And yet when it was decided to create the Musee d'Orsay in the 1970s, the collections of objets d'art in French national museums proved too small for this ambitious programme to be brought to fruition. The works commissioned for the imperial palaces or major government departments had usually stayed in situ and many others had been destroyed during the fighting in 1870 or in the fires, frequent during the Commune of 1871. The Musee d'Orsay's collections of decorative arts were therefore built up around an initial core which came from the former Musée du Luxembourg and its descendants, augmented by a few pieces from the Louvre. Even before the museum was opened to the public, ten years of work were required to draw up an inventory of other available works belonging to the state, bring them together and carry out a major acquisition campaign.
In 1818, Louis XVIII decided to create a museum for the work of living artists in the Luxembourg Palace in Paris. Apart from presenting porcelain from Sèvres and tapestries from the Gobelins and Beauvais, between 1874 and 1882, the Musée du Luxembourg was long closed to the decorative arts. The institution's administrative status largely accounts for this: the Musée du Luxembourg depended on the Department of Fine Arts and not on the administration of the National Museums. State purchases for the Musée du Luxembourg were made at the annual Salons so nothing changed until the decorative arts were admitted to the salons. This happened in 1892 for the Salon de la Société Nationale des Beaux-Arts and
Although it was enriched by gifts from contemporary artists (a stoneware dish given by Jean-Charles Cazin in 1895, and two glass vases donated by Tiffany in 1919) and a few gifts by art lovers (a series of painted enamel by Charles Hayem in 1898 or a hanging by Blanche Ory-Robin, given by Mrs Stern in 1914) the collection's scope was narrow. Many major artists were missing, such as Guimard, Majorelle, Gaillard, De Feure and Colonna, to mention only French designers. Apart from a few pieces of glass by Tiffany, no space was given to foreign craftsmen and decorators.
When the Musée National d'Art Moderne, the heir to the former Musée du Luxembourg, opened its doors in the Palais de Tokyo in 1937 it had no decorative arts section whatsoever. A huge shipment of ceramics was made to the museums of Sèvres and Limoges, leaving a little over 300 items, mainly dating from 1890-1914, which were later allocated to the Musee d'Orsay. To these were added loans of several tens of pieces made by artists born after 1870, and items retrieved from loans to provincial institutions. Most of them also came from the former collections of the Musée du Luxembourg, particularly The Story of Water by Cros, which returned from Narbonne.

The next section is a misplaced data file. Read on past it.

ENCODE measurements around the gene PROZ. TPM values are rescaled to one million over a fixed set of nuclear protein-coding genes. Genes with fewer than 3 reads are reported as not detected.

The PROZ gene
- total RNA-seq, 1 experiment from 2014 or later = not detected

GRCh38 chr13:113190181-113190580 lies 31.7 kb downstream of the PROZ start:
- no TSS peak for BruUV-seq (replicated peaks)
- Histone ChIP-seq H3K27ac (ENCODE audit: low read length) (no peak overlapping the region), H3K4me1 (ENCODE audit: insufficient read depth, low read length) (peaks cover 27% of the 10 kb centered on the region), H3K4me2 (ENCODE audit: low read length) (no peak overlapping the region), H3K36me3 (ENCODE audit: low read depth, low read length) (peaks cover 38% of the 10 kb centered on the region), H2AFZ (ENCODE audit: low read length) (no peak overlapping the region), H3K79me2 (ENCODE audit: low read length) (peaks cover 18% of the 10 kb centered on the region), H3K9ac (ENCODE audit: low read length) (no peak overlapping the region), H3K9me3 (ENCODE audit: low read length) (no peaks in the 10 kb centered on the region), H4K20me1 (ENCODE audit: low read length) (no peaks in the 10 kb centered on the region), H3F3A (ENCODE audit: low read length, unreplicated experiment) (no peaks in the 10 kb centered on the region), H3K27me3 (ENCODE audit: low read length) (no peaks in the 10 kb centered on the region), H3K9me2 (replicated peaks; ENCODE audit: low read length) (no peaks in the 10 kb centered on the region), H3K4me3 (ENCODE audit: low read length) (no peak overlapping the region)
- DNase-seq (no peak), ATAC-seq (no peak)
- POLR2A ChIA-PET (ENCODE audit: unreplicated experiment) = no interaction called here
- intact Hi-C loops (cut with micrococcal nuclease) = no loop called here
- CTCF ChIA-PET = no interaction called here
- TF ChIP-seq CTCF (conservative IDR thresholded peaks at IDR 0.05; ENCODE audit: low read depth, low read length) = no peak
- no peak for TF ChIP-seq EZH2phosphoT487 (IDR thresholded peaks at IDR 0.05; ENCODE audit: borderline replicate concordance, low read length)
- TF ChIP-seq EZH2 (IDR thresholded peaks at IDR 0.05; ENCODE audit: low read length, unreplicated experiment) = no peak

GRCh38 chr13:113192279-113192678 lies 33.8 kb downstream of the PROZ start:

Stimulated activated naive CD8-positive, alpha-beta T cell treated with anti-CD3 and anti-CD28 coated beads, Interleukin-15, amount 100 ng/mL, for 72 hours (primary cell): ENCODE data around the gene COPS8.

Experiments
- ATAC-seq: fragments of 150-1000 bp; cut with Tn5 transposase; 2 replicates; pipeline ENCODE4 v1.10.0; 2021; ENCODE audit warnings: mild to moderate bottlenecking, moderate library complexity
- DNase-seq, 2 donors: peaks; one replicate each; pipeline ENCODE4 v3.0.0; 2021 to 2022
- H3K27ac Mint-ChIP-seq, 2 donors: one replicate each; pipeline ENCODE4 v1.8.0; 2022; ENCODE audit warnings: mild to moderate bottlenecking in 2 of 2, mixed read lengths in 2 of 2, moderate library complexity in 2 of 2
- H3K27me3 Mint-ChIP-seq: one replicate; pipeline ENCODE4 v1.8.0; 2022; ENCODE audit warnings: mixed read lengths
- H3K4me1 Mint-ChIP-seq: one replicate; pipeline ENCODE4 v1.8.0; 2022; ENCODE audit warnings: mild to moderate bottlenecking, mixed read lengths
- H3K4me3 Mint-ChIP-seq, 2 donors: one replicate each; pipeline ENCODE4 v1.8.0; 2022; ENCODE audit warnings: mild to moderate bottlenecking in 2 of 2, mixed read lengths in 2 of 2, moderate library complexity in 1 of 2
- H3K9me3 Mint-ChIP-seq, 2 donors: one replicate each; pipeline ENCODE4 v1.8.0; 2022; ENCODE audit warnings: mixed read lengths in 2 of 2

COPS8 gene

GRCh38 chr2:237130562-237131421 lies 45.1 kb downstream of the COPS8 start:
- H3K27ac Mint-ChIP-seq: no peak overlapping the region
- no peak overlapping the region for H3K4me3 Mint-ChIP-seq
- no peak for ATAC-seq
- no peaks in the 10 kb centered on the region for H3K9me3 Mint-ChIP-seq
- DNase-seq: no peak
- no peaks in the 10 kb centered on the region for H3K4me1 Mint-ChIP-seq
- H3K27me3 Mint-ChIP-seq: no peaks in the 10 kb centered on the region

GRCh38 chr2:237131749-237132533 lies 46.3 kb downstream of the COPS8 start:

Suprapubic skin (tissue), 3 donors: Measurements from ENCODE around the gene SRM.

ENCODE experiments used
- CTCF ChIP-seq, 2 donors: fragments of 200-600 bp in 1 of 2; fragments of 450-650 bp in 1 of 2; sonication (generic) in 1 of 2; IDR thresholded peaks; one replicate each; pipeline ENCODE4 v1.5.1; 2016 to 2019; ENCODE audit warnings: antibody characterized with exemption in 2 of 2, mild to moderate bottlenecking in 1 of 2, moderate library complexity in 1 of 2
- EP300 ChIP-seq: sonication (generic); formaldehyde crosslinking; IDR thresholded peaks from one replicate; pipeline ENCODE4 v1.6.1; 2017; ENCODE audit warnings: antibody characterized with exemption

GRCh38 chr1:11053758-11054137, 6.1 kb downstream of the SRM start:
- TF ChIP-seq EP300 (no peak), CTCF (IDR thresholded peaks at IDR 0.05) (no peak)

As the years went by, other remarkable sets of furniture came to fill in the worst gaps: works by Guimard (1979), Horta and Majorelle (1980), Gallé and Vallin (1982), Gallé, Carabin and Adolphe Loos (1983), Serrurier-Bovy (1984), Mackintosh and Frank Lloyd Wright (1985), Otto Wagner, Hoffmann and Van de Velde (1986). Other more occasional purchases of furniture or objects complete this panorama of Art Nouveau and testify to its rapid spread in France: faïence and glasswork by Gallé, stained glass by Gruber, stoneware by Carriès and Hoentschel, silver by Follot, etc. Foreign artists are represented by a vase by Otto Eckmann, chairs by Carlo Bugatti, a cabinet by Gimson, hangings by Voysey, gold work by Hoffmann, glasswork by Kolo Moser, and many more.
For the earlier period, 1850-1880, the museum bought a series of masterpieces presented at the Universal Exhibitions by the great factories or craftsmen who refused to use any kind of machinery. An outstanding example is the sumptuous dressing table made for the Duchess of Parma by the goldsmiths Froment-Meurice, finished in 1851 and sent to the Crystal Palace in London. There was also a small group of English works, painted woodwork, furniture, hangings, pottery and silver which recall the role played by Pugin, William Morris and their followers in promoting an aesthetic better suited to modern life.
When the museum opened in December 1986, the inventory of decorative arts at the Musee d'Orsay listed over a thousand pieces, complemented by a little under a hundred works loaned by other institutions. An on-going acquisitions policy gives the public an increasingly complete panorama of the decorative arts in the second half of the 19th century. The collections have benefited from the system of acquisition in lieu of payment of estate duties through the donation of works of art. This system has brought the museum some exceptional pieces such as the Stagnant Waters urn by Gallé (1995) or the Water Lily lamp by Majorelle and the Daum brothers (1996).